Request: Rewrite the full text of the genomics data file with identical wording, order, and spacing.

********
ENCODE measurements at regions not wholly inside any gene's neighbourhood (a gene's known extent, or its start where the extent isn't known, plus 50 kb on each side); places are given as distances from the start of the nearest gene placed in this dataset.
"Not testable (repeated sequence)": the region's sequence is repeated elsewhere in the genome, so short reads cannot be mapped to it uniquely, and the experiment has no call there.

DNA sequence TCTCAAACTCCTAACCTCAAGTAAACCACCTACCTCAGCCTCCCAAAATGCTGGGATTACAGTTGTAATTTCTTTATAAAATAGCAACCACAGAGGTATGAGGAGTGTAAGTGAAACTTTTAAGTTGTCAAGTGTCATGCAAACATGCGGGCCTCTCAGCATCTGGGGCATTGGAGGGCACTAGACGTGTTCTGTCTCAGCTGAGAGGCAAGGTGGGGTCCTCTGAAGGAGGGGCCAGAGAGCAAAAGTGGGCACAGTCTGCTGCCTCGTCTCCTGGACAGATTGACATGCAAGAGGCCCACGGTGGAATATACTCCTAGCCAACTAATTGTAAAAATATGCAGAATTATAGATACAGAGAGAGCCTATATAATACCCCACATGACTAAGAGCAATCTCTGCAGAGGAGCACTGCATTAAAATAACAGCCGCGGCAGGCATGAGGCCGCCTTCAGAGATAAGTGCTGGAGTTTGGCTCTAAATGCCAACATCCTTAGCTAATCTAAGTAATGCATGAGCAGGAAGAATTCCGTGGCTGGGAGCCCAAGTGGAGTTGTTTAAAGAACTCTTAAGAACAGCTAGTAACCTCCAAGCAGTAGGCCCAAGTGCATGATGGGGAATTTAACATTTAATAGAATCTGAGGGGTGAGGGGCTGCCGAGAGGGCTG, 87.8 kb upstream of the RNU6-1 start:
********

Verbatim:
ENCODE measurements at regions not wholly inside any gene's neighbourhood (a gene's known extent, or its start where the extent isn't known, plus 50 kb on each side); places are given as distances from the start of the nearest gene placed in this dataset.
"Not testable (repeated sequence)": the region's sequence is repeated elsewhere in the genome, so short reads cannot be mapped to it uniquely, and the experiment has no call there.

DNA sequence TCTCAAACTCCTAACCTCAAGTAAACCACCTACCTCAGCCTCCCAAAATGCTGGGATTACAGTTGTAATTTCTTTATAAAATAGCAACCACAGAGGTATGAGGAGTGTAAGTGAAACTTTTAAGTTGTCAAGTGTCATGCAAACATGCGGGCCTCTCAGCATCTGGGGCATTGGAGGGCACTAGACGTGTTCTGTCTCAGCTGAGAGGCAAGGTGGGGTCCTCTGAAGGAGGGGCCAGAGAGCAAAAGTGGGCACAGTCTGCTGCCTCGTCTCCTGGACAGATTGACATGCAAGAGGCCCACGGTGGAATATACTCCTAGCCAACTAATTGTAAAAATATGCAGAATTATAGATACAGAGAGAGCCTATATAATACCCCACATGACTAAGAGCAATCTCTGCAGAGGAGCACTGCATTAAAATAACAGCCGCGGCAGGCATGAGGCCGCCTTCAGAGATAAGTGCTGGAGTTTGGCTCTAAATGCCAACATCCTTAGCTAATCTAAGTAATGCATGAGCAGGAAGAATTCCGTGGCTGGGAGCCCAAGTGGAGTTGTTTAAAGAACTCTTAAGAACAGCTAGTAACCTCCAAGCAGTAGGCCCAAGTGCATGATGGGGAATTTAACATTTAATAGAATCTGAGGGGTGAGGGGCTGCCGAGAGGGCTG, 87.8 kb upstream of the RNU6-1 start: